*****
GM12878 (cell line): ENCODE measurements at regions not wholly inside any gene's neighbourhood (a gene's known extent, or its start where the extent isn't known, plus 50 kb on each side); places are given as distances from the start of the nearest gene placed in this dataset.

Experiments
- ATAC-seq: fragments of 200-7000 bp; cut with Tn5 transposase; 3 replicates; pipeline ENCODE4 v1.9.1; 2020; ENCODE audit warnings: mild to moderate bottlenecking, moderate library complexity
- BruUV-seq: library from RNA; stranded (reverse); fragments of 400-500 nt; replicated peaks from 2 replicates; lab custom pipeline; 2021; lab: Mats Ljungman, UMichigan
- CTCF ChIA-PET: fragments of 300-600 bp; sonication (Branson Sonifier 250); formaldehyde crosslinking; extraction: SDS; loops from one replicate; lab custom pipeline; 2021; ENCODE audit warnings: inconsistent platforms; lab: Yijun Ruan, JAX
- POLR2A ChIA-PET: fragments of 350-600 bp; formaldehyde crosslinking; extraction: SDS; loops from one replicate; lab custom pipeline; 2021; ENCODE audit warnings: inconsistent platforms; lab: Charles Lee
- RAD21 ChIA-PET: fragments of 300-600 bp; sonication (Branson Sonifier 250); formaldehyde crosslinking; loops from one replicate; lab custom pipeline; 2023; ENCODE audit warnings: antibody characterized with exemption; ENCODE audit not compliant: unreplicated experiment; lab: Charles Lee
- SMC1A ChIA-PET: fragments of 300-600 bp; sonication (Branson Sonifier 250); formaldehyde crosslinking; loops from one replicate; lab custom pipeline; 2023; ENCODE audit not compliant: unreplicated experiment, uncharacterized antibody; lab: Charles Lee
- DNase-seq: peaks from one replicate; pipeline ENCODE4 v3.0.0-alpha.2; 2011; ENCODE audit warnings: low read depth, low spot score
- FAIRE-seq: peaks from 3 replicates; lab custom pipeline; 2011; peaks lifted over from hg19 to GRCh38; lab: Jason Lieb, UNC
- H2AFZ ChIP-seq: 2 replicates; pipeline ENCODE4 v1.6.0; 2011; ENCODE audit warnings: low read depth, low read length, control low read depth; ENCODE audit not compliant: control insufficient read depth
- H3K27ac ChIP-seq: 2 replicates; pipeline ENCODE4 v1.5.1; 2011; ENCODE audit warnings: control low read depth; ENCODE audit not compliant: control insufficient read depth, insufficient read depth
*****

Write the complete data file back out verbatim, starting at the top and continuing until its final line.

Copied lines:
GM12878 (cell line): ENCODE measurements at regions not wholly inside any gene's neighbourhood (a gene's known extent, or its start where the extent isn't known, plus 50 kb on each side); places are given as distances from the start of the nearest gene placed in this dataset.

Experiments
- ATAC-seq: fragments of 200-7000 bp; cut with Tn5 transposase; 3 replicates; pipeline ENCODE4 v1.9.1; 2020; ENCODE audit warnings: mild to moderate bottlenecking, moderate library complexity
- BruUV-seq: library from RNA; stranded (reverse); fragments of 400-500 nt; replicated peaks from 2 replicates; lab custom pipeline; 2021; lab: Mats Ljungman, UMichigan
- CTCF ChIA-PET: fragments of 300-600 bp; sonication (Branson Sonifier 250); formaldehyde crosslinking; extraction: SDS; loops from one replicate; lab custom pipeline; 2021; ENCODE audit warnings: inconsistent platforms; lab: Yijun Ruan, JAX
- POLR2A ChIA-PET: fragments of 350-600 bp; formaldehyde crosslinking; extraction: SDS; loops from one replicate; lab custom pipeline; 2021; ENCODE audit warnings: inconsistent platforms; lab: Charles Lee
- RAD21 ChIA-PET: fragments of 300-600 bp; sonication (Branson Sonifier 250); formaldehyde crosslinking; loops from one replicate; lab custom pipeline; 2023; ENCODE audit warnings: antibody characterized with exemption; ENCODE audit not compliant: unreplicated experiment; lab: Charles Lee
- SMC1A ChIA-PET: fragments of 300-600 bp; sonication (Branson Sonifier 250); formaldehyde crosslinking; loops from one replicate; lab custom pipeline; 2023; ENCODE audit not compliant: unreplicated experiment, uncharacterized antibody; lab: Charles Lee
- DNase-seq: peaks from one replicate; pipeline ENCODE4 v3.0.0-alpha.2; 2011; ENCODE audit warnings: low read depth, low spot score
- FAIRE-seq: peaks from 3 replicates; lab custom pipeline; 2011; peaks lifted over from hg19 to GRCh38; lab: Jason Lieb, UNC
- H2AFZ ChIP-seq: 2 replicates; pipeline ENCODE4 v1.6.0; 2011; ENCODE audit warnings: low read depth, low read length, control low read depth; ENCODE audit not compliant: control insufficient read depth
- H3K27ac ChIP-seq: 2 replicates; pipeline ENCODE4 v1.5.1; 2011; ENCODE audit warnings: control low read depth; ENCODE audit not compliant: control insufficient read depth, insufficient read depth